If anything, let's all look back on this accident and in the future be more careful in some of the decisions we make. They don't just effect us, but many more around us.

7 comments:

Chedda October 13, 2009 at 11:37 PM  

Seems a little early, no? We know way too little about this story to jump to conclusions. Sad, sad day for families, friends and fans of those involved.

The Third Half October 13, 2009 at 11:58 PM  

Chedda,

I'm trying to see where I jumped to conclusions. I waited as late as I could to write as much as I knew. The little we do know makes me just wonder why he was out that late. Yea I may have speculated a bit on his career moving forward, but while it's more likely he will come back and play, we just don't know yet.

Yes, thoughts and prayers should be to those who were in the vehicle, and to their families on this tragic day.

FCShambles October 14, 2009 at 10:58 AM  

Thanks for saying what many people were thinking. This is certainly a tragedy, but I can't help but feel like it could've been avoided. I am only a year older than Charlie and understand how small decisions often have big consequences. While I do think it is too early to make any assumptions regarding alcohol, etc. (which you haven't made), it isn't too early to ask why he was out there in the first place. Curfews are set to protect players and the team, and Charlie shouldn't have been out after curfew.

Keep up the good work.

NMT October 14, 2009 at 11:35 AM  

"I've never in my life missed a curfew. I also know the risks of staying out too late. If there was one thing my dad taught me, it was staying out too late always leads to something bad."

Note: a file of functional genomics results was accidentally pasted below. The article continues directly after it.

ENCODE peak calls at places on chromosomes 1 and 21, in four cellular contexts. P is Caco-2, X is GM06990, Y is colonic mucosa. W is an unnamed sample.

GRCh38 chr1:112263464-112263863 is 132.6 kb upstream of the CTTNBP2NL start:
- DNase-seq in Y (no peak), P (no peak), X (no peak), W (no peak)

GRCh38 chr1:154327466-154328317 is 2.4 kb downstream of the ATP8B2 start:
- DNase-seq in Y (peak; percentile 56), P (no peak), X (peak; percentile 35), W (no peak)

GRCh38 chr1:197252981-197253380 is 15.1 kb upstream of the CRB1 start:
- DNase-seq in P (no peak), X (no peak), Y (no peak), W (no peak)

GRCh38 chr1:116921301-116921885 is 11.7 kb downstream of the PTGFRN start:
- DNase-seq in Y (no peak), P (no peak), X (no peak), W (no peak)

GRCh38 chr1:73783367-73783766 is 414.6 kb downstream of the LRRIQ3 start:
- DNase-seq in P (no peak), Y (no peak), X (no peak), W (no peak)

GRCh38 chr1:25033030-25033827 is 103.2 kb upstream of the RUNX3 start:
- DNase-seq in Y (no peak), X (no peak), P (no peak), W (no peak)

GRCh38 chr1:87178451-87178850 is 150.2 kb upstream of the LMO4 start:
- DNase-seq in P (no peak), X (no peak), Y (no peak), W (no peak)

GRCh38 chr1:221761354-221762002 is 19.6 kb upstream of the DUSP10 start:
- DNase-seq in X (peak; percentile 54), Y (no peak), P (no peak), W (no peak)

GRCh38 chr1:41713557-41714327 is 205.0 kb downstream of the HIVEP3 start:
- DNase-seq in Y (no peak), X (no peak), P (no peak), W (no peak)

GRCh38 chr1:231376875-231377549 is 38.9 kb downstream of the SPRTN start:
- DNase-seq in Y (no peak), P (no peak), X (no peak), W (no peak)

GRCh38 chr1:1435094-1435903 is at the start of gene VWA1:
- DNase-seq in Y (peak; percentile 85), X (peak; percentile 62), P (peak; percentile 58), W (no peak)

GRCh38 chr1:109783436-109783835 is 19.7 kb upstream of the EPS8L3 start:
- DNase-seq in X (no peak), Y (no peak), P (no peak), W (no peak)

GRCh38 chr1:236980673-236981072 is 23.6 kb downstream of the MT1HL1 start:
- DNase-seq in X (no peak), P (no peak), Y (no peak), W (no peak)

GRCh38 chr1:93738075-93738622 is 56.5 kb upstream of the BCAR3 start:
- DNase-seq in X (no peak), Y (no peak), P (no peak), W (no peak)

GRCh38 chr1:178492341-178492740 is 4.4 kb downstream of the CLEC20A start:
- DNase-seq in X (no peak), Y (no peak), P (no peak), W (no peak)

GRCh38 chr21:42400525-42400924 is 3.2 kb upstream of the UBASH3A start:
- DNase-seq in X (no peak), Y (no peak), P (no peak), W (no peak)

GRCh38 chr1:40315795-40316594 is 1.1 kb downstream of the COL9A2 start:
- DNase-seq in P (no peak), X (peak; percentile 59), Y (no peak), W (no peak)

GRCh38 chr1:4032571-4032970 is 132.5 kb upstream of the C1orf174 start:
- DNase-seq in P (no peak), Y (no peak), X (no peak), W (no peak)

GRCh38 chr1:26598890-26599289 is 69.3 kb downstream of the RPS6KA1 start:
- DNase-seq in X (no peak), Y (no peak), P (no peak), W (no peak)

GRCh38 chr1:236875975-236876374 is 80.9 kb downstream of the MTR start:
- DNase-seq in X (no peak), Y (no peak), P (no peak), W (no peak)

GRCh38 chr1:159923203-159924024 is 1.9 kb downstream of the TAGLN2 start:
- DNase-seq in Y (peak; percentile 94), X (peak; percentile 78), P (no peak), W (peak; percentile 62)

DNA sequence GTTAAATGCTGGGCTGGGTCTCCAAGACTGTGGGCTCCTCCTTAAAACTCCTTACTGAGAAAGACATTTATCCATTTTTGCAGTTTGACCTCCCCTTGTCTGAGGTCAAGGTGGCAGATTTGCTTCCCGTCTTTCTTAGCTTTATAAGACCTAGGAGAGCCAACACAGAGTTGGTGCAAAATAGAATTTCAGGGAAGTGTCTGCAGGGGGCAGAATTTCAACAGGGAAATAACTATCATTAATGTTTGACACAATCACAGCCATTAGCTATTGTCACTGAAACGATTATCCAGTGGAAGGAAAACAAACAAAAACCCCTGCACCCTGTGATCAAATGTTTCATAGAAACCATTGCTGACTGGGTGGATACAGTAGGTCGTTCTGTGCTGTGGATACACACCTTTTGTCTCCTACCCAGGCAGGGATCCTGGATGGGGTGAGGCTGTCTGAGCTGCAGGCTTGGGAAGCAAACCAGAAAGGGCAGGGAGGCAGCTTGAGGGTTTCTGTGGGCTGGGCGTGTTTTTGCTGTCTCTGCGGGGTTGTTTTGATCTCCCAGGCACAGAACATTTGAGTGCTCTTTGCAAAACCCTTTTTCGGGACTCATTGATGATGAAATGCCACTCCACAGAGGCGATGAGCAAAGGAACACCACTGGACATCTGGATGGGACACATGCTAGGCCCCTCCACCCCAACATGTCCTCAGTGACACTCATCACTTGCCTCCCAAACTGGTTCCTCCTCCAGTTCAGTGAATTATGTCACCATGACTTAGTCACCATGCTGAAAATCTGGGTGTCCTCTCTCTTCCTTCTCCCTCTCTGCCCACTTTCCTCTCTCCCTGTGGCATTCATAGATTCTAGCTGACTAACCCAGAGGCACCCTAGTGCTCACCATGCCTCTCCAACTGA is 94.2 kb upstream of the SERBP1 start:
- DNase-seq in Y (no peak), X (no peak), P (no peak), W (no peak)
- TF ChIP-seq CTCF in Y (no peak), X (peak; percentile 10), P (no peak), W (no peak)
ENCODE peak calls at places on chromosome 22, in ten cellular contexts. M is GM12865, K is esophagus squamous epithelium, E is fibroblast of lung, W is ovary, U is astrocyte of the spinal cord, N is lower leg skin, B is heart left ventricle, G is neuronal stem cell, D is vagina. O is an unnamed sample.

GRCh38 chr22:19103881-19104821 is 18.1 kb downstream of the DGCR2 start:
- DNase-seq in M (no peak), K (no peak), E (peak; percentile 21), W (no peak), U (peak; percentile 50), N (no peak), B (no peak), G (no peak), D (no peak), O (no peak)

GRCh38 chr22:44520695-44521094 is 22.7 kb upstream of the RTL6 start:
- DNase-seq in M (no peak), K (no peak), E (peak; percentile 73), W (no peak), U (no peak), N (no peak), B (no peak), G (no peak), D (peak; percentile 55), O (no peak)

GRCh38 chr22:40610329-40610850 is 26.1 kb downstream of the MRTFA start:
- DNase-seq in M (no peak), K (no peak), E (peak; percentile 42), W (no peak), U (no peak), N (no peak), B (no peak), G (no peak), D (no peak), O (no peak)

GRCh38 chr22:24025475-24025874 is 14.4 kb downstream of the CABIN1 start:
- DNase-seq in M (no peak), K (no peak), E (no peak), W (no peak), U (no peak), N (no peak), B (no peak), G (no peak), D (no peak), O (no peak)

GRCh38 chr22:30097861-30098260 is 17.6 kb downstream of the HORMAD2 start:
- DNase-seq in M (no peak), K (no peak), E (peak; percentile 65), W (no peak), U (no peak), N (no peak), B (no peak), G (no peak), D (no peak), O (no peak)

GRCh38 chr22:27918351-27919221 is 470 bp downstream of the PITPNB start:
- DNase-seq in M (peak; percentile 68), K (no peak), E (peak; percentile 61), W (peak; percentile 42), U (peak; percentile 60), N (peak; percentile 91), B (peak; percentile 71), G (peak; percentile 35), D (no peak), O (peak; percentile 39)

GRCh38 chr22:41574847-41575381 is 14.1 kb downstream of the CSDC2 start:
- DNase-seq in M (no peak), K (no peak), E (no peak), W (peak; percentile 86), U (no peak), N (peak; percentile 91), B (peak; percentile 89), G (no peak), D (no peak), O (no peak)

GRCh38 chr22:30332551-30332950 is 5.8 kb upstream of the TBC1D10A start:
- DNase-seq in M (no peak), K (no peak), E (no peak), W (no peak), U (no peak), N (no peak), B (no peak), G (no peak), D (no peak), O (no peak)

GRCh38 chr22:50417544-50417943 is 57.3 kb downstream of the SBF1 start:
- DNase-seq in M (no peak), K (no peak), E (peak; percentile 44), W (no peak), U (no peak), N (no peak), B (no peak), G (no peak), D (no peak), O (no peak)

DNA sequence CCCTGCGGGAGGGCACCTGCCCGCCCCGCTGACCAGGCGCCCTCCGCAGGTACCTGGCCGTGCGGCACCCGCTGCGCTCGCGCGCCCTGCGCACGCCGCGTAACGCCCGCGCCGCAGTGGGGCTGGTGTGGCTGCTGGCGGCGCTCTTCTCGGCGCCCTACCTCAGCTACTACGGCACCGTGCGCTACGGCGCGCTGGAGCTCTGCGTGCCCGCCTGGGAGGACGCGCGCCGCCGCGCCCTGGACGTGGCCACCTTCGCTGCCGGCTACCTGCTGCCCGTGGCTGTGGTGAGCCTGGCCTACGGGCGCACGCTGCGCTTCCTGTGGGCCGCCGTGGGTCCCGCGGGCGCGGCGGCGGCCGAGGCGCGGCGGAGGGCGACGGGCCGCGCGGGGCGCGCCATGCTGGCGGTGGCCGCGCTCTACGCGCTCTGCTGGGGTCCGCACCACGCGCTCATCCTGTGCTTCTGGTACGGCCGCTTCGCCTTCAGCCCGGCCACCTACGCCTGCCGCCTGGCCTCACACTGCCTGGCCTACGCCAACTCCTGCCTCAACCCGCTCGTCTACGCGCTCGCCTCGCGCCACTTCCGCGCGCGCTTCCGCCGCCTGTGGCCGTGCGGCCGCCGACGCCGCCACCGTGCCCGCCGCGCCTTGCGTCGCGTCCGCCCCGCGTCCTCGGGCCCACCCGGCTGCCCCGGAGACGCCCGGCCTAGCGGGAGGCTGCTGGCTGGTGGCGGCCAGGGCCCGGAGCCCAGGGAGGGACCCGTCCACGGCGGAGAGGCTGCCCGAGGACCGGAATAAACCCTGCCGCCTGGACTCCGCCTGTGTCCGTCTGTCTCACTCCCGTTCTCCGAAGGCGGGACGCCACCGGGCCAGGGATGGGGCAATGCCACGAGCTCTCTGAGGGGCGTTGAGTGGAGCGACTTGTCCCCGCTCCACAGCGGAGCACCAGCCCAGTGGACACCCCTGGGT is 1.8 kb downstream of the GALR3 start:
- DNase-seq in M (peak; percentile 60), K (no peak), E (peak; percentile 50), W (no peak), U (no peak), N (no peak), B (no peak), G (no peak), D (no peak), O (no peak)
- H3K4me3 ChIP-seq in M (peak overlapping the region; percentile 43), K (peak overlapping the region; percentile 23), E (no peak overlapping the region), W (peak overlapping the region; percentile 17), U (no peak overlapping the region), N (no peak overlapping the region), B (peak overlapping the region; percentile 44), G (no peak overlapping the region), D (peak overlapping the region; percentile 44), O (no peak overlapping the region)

This is an illustration of what is wrong with giving ever moron with a keyboard a soapbox. Cut the man some slack and get down off of your high horse...

Chedda October 15, 2009 at 1:44 PM  

The conclusion you jump to is that being out past curfew was a proximate cause to getting into the accident. Car accidents happen all the time. I understand the "nothing good happens after midnight" line of thinking. It is probably helpful. However, being out late at night was NOT the reason he got in an accident.

Anonymous October 19, 2009 at 3:18 PM  

Third Half, I couldn't agree more. Even before I learned about the curfew, I wondered what he was doing out there at 3:15 a.m. the day before an important game (yes, it was an important game because even though we had qualified for the World Cup we were still competing for 1st place in the group).

So while being out late did not cause the accident, doing so indicates disregard for the team and lack of professionalism.

Clearly, the punishment doesn't fit the crime. It just leaves an empty feeling about what might have been and about the opportunities both for the U.S. team next year and a promising career in general.

Best wishes to Charlie for a speedy recovery!

Anonymous November 16, 2009 at 12:00 AM  

no one cares about your opinion clearly you're an idiot.

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Johnathan Starling, the self proclaimed 'most brutally honest man on the net, dishes out his own unique brand of opinions, and analysis on the Premier League, Bundesliga, and all things US Soccer.